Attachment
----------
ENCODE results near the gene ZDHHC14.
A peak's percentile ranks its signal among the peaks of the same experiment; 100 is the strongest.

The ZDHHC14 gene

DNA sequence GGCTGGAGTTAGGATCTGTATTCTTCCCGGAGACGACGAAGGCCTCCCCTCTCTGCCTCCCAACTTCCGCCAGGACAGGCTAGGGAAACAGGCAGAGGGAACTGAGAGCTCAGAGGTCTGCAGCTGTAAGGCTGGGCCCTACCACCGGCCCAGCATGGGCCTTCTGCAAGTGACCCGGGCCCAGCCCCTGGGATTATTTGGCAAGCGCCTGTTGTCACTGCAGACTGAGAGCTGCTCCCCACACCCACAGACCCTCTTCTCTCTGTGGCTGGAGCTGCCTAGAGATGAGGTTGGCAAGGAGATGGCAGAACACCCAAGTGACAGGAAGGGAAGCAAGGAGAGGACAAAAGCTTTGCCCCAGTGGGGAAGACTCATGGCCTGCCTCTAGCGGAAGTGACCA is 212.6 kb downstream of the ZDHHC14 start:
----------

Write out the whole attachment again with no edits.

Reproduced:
ENCODE results near the gene ZDHHC14.
A peak's percentile ranks its signal among the peaks of the same experiment; 100 is the strongest.

The ZDHHC14 gene

DNA sequence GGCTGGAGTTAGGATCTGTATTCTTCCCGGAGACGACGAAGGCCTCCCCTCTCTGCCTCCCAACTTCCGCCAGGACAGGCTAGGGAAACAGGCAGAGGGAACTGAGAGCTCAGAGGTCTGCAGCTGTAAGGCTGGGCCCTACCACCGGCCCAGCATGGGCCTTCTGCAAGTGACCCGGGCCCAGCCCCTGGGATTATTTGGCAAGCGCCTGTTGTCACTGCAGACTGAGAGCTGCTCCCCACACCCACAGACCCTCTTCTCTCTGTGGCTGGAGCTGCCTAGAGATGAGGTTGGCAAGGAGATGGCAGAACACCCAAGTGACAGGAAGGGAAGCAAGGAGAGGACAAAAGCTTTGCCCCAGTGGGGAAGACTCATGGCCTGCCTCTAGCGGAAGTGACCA is 212.6 kb downstream of the ZDHHC14 start: